Singaporean billionaire Oei Hong Leong has revealed plans for a US$5 billion (S$6.7bn) data center business, One Belt One Net.
As the name suggests, the company aims to take advantage of China’s One Belt One Road initiative, a vast, multi-trillion dollar infrastructure project spanning some 60 countries.
Concentrating on Singapore
“Over the past decade, in the field of artificial intelligence, electronic payment and other high-tech areas, Singapore is not really in the leading position,” Oei said. “Now in the big data age, to catch up and to lead is imperative.”
He continued: “The large-scale data warehousing company will be beneficial to attract the world’s science and technology investment funds and start-up companies inflowing to Singapore and being concentrated in Singapore, so that Singapore will become a new information technology center and investment center.”
It remains unclear how the new company will raise funds - Oei is himself worth $1.36bn, according to Forbes - but Oei said that money raised will primarily be spent on building facilities, procuring machinery, equipment and cloud computing services and software, as well as employee recruitment and training.
Oei hopes that One Belt One Net could “tremendously improve” the Singapore Exchange (SGX), adding: “It may create listed companies such as Tencent and Meitu, which are social media gaming companies and artificial intelligence companies. It will improve the stock’s activeness and gradually bring the emerging industries of science and technology into the companies listed in SGX.
“This type of changes is very meaningful and positive.”
One is the magic number
The One Belt One Road initiative, first announced in 2013, primarily connects Asia and Europe, with Oceania and East Africa also included. Depending on the scale and length of the project, it is expected to cost between $4 trillion and $8 trillion.
An unprecedented and audacious plan, One Belt One Road has been interpreted in various ways by political thinkers - and is primarily seen as a way to keep China’s burgoning infrastructure industry humming, while consolidating global power as it chips away at America’s hegemony.
Significant infrastructure projects including ports in Pakistan, roads in Laos and railroads in Kenya, solidify trade routes to the east, and - in some cases - provide China’s navy access to new regions.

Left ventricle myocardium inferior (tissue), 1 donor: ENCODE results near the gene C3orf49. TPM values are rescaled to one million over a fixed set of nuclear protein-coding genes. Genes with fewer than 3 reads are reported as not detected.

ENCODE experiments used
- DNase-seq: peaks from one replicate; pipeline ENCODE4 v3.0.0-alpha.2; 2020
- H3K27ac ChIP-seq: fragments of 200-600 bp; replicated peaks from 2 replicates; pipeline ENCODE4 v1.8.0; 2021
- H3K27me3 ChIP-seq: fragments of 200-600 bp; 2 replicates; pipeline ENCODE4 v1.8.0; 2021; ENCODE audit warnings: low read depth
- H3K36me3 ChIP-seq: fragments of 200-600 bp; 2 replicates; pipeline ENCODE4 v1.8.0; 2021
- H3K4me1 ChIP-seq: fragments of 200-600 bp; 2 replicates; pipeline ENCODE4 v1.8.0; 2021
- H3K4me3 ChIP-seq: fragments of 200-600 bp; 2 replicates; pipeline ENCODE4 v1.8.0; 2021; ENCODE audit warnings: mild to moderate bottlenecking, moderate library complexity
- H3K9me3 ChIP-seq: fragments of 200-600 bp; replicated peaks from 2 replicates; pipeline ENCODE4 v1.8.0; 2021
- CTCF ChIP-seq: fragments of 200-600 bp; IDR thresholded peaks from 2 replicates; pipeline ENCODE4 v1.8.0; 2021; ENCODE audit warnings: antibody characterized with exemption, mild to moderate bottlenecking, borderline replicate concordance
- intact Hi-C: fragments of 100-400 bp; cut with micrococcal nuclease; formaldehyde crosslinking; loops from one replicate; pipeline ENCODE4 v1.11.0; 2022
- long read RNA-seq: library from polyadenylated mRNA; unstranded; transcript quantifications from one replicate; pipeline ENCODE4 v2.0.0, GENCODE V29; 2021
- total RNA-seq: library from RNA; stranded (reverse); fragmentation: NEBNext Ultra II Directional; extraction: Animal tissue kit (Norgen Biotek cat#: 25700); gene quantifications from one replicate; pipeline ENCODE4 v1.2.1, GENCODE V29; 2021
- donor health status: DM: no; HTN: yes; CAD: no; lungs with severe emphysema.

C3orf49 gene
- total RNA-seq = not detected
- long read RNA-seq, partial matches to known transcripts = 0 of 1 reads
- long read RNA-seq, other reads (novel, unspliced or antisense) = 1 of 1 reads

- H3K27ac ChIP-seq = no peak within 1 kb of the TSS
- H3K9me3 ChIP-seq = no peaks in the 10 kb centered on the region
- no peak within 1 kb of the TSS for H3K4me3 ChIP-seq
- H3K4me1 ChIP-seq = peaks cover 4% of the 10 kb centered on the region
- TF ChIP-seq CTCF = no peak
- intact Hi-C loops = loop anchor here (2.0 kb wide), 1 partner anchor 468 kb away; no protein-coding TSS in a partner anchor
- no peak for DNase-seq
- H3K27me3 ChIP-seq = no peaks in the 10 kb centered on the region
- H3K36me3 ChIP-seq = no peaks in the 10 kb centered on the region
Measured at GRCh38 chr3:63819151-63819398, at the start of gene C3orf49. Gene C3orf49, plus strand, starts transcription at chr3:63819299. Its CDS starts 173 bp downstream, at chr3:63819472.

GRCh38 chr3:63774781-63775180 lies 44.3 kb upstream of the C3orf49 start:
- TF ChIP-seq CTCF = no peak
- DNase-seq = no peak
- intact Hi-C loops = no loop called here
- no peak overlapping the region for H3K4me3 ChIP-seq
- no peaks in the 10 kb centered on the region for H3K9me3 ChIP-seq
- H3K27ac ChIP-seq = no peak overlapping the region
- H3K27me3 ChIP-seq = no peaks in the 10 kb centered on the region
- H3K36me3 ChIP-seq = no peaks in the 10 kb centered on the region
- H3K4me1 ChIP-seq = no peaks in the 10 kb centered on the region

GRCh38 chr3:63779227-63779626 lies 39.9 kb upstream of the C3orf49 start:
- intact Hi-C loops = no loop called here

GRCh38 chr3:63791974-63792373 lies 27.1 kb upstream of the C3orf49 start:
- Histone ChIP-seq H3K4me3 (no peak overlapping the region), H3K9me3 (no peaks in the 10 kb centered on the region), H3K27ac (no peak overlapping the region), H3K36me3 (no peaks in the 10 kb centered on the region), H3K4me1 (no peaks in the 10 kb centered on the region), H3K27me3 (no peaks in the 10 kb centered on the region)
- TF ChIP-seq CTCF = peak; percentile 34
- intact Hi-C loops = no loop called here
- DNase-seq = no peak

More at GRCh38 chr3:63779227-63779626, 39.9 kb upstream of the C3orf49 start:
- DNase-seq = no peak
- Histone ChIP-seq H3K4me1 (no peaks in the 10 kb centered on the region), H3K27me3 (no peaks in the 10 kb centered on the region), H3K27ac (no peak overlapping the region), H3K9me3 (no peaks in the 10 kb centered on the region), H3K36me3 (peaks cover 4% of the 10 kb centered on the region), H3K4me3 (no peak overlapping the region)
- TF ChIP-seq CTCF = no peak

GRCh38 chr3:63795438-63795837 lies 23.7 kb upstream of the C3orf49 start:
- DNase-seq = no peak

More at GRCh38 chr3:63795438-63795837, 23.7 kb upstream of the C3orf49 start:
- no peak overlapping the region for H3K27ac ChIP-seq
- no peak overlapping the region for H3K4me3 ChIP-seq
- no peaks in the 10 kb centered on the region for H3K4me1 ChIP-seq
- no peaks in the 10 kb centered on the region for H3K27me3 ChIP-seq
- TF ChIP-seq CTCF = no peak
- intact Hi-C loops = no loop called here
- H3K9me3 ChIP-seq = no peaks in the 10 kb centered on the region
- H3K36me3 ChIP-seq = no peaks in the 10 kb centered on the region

The upgrades are planned across six geographic corridors, all originating from the Chinese mainland:
- New Eurasian Land Bridge, running from Western China to Western Russia
- China–Mongolia–Russia Corridor, running from Northern China to Eastern Russia
- China–Central Asia–West Asia Corridor, running from Western China to Turkey
- China–Indochina Peninsula Corridor, running from Southern China to Singapore
- China–Myanmar–Bangladesh–India Corridor, running from Southern China to Myanmar
- China–Pakistan Corridor, running from South-Western China to Pakistan
- Maritime Silk Road, running from the Chinese Coast through Singapore to the Mediterranean
Each corridor will see digital infrastructure upgrades, with large investments being made in fiber connectivity.
Targeting the Eurasian Land Bridge, China Mobile built the largest data center in Northwest China at the Karamay Cloud Computing Industrial Park, by the rail transport route for moving freight and passengers overland from Pacific seaports in the Russian Far East and China to seaports in Europe.
State-owned China Unicom has also turned to Russia, establishing a Moscow-based subsidiary. At the time, Li Hui, Chinese ambassador to Russia, said: “The establishment of China Unicom (Russia) Operations Limited is a major event for the cooperation between China and Russia, and a bridge that connects Belt and Road with Eurasian Economic Union.”
Meanwhile, Kazakhstan’s largest telecoms firm will deliver a fiber route from Hong Kong to Frankfurt with a latency of only 162ms, for China Telecom Global. Elsewhere, Huawei Marine is helping build submarine cables in the Maldives as part of the Maritime Silk Road, and Flexenclosure is setting up data centers in Ethiopia as China builds massive railway networks.
State-backed CITIC Telecom International CPC is also getting in on the initiative, acquiring parts of the networking and data center business of Linx Telecommunications, including a 470 kilometer optic fiber network in the Baltic Sea, network operations centers (NOCs) in Russia and Estonia, and a data center in Tallinn, which hosts Estonia’s largest neutral Internet Exchange (TLL-IX).